An article accepted for publication in the journal “Monthly Notices of the Royal Astronomical Society” describes a research on the large columnar structures in the Carina Nebula. A team led by Anna McLeod, a PhD student at ESO, used the MUSE instrument installed on ESO’s VLT (Very Large Telescope) to examine these structures that have been nicknamed “pillars of destruction” for certain similarities with the “Pillars of Creation” photographed by the Hubble space telescope.
An article to be published in “The Astrophysical Journal” describes an investigation into the glowing gas clouds around distant quasars. An international team of astronomers led by a group at the ETH (Swiss Federal Institute of Technology) in Zurich, Switzerland, used the MUSE instrument mounted on ESO’s Very Large Telescope (VLT) to look at very distant galaxies that are active, of the type called quasar, and discovered that the gas halos that surround them are more common than expected.
An article published in “The Astrophysical Journal Letters” describes the discovery of the relics of an ancient globular cluster in the Milky Way’s central area. A team of astronomers led by Dante Minniti (Universidad Andrés Bello, Santiago, Chile) and Rodrigo Contreras Ramos (Instituto Milenio de Astrofísica, Santiago, Chile) used observations from the “Variables in the Via Lactea with VISTA” (VVV) survey carried out with ESO’s VISTA telescope to discover the ancient stars of type RR Lyrae for the first time in that area.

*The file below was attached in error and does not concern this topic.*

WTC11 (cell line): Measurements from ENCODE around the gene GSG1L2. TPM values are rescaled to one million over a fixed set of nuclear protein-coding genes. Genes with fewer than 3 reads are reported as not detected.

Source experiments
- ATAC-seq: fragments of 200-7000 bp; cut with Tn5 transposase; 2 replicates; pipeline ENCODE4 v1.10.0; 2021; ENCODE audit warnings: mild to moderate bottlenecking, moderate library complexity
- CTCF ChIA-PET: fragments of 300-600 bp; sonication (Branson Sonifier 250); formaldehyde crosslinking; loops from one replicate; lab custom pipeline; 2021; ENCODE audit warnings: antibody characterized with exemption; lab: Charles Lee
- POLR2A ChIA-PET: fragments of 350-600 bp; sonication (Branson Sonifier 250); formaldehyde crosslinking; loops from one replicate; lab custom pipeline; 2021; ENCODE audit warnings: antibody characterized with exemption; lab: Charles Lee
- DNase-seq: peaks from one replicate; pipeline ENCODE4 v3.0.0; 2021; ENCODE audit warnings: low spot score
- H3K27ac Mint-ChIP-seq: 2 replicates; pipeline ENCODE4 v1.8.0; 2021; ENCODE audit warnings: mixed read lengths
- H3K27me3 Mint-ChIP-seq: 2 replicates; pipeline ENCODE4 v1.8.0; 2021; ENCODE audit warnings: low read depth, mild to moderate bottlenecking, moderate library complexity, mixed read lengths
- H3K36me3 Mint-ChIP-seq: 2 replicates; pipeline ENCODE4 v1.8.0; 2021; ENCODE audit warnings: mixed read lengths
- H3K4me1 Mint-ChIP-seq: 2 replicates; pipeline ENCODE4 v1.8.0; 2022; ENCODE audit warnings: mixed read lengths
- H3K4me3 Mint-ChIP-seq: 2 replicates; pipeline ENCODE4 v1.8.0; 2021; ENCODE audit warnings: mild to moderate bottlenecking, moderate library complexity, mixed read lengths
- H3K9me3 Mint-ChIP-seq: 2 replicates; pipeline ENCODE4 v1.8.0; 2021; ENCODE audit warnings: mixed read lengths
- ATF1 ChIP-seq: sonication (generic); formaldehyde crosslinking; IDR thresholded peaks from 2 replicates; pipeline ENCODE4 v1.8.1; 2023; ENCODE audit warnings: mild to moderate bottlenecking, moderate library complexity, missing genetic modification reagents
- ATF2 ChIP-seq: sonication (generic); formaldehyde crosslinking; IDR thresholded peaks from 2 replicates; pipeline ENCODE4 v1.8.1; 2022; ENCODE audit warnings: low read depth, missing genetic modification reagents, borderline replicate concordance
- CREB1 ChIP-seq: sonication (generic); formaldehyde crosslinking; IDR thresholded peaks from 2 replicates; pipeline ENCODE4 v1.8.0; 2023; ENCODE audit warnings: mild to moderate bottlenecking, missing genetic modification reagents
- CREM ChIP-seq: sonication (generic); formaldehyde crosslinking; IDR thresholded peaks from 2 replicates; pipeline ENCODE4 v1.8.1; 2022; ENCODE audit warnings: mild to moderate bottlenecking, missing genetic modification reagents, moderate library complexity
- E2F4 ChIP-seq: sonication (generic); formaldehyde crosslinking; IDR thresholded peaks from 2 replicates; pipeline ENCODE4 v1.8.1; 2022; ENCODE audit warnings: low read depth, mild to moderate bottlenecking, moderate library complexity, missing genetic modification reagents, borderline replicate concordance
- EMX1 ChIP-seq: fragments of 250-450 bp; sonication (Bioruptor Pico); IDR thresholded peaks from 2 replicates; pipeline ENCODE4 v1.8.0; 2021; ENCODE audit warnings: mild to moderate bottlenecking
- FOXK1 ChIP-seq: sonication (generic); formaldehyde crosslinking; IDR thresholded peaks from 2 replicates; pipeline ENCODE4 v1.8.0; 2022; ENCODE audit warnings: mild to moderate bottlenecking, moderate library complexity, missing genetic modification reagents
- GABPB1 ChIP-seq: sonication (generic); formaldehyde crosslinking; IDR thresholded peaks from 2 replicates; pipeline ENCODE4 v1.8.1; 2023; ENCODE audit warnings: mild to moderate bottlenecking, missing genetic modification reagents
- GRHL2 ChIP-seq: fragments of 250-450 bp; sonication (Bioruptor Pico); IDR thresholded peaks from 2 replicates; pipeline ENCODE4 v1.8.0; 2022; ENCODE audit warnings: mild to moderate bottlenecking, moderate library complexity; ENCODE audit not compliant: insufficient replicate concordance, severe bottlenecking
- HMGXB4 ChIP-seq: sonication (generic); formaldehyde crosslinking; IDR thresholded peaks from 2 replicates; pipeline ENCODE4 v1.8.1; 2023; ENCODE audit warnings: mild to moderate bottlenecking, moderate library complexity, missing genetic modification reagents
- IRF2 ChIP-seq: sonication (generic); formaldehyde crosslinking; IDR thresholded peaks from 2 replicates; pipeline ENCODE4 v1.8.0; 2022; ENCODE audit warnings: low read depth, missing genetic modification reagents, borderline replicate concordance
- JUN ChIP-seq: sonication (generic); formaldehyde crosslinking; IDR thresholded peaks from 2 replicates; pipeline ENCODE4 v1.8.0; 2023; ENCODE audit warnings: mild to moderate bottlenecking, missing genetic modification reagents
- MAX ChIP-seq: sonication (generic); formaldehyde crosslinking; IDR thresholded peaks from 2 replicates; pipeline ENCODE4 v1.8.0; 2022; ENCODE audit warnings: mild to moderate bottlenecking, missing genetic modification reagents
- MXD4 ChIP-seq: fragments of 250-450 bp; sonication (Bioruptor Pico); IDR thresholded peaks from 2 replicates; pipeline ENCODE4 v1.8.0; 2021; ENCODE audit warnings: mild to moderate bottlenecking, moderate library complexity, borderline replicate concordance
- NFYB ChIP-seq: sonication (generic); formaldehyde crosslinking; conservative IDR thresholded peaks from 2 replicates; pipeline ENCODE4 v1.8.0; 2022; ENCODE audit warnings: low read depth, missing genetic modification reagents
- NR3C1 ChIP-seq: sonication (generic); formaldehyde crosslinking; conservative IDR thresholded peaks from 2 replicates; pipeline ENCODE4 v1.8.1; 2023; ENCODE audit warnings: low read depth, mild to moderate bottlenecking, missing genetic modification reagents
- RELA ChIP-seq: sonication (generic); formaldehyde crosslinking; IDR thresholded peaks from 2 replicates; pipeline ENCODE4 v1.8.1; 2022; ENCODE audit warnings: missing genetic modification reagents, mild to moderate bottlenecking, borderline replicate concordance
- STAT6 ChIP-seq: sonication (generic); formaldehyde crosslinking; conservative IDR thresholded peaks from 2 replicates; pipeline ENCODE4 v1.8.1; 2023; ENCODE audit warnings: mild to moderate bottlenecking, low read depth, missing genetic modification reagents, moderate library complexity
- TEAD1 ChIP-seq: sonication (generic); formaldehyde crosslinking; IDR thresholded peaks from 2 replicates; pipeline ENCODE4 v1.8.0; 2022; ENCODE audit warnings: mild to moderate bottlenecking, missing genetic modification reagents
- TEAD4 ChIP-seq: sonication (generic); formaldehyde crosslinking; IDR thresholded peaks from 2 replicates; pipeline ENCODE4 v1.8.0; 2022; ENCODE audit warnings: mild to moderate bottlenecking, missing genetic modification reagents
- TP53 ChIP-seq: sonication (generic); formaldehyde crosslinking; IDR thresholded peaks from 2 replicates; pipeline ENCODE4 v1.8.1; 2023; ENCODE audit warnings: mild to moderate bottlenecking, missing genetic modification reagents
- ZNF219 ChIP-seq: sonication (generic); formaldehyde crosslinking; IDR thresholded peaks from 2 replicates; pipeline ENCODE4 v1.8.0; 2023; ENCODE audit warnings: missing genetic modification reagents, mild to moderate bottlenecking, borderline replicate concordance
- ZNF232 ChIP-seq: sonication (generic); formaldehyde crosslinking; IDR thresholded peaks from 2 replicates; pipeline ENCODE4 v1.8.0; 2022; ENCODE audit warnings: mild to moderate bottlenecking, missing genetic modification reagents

A series of articles to be published in “Astrophysical Journal” and “Monthly Notices of the Royal Astronomical Society” describe different parts of a research based on the observation of the Hubble Space Telescope’s Ultra Deep Field (HUDF) using the radio telescope ALMA. These observations show that the rate of star formation in young galaxies is closely related to their total mass in stars.
Yesterday ESO held a press conference to announce that probably they discovered an exoplanet orbiting Proxima Centauri, the nearest star to the solar system. A team of astronomers led by Guillem Anglada-Escudé from Queen Mary University of London found what was called Proxima b, a planet a little more massive than the Earth orbiting in the habitable zone of its star.